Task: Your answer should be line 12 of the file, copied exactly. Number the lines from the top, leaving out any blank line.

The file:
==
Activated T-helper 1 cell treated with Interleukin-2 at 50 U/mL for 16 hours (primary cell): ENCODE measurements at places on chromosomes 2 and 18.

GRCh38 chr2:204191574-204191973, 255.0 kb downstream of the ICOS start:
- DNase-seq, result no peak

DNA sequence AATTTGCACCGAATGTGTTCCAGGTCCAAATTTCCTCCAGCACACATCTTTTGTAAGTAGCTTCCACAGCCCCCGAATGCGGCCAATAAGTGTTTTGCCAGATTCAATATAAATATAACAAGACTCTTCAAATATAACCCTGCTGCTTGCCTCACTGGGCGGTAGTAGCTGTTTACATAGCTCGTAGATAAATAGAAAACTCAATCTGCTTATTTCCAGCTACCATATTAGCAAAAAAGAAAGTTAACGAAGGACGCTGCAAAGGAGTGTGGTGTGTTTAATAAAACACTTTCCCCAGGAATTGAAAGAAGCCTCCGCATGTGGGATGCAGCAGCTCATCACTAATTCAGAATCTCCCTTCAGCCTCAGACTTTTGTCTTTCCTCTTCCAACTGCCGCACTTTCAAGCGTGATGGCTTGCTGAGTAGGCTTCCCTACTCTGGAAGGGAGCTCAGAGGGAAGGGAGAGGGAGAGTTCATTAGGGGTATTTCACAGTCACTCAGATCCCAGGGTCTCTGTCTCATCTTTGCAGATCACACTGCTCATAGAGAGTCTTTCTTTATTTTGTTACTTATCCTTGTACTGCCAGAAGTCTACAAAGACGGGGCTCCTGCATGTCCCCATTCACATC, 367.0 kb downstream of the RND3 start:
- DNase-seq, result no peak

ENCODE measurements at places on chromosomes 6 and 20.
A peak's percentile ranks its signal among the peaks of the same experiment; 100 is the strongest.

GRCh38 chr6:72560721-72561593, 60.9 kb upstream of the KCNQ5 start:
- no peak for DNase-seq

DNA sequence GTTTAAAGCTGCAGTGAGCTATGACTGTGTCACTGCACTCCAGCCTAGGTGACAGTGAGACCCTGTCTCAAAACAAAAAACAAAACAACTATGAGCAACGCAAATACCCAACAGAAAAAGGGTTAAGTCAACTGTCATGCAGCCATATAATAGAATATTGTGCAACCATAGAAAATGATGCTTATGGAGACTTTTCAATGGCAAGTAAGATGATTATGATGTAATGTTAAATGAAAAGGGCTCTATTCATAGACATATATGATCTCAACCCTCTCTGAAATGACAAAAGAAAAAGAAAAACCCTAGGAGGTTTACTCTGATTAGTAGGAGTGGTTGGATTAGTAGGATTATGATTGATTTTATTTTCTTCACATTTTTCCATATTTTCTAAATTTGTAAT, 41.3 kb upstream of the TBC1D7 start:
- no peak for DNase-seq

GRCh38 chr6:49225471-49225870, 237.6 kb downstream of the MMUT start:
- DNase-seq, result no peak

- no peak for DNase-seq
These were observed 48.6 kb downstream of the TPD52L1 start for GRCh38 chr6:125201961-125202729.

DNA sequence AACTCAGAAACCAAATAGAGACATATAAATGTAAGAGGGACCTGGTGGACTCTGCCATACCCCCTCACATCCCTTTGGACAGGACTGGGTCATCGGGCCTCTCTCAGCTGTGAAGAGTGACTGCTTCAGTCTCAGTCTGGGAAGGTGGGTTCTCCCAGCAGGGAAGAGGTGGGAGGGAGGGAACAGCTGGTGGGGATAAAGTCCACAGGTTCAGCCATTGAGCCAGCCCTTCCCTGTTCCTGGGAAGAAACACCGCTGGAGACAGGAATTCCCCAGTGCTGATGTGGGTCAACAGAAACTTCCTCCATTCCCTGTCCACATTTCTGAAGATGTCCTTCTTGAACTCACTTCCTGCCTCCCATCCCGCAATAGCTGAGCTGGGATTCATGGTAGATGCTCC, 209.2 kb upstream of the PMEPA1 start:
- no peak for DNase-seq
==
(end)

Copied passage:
GRCh38 chr6:49225471-49225870, 237.6 kb downstream of the MMUT start: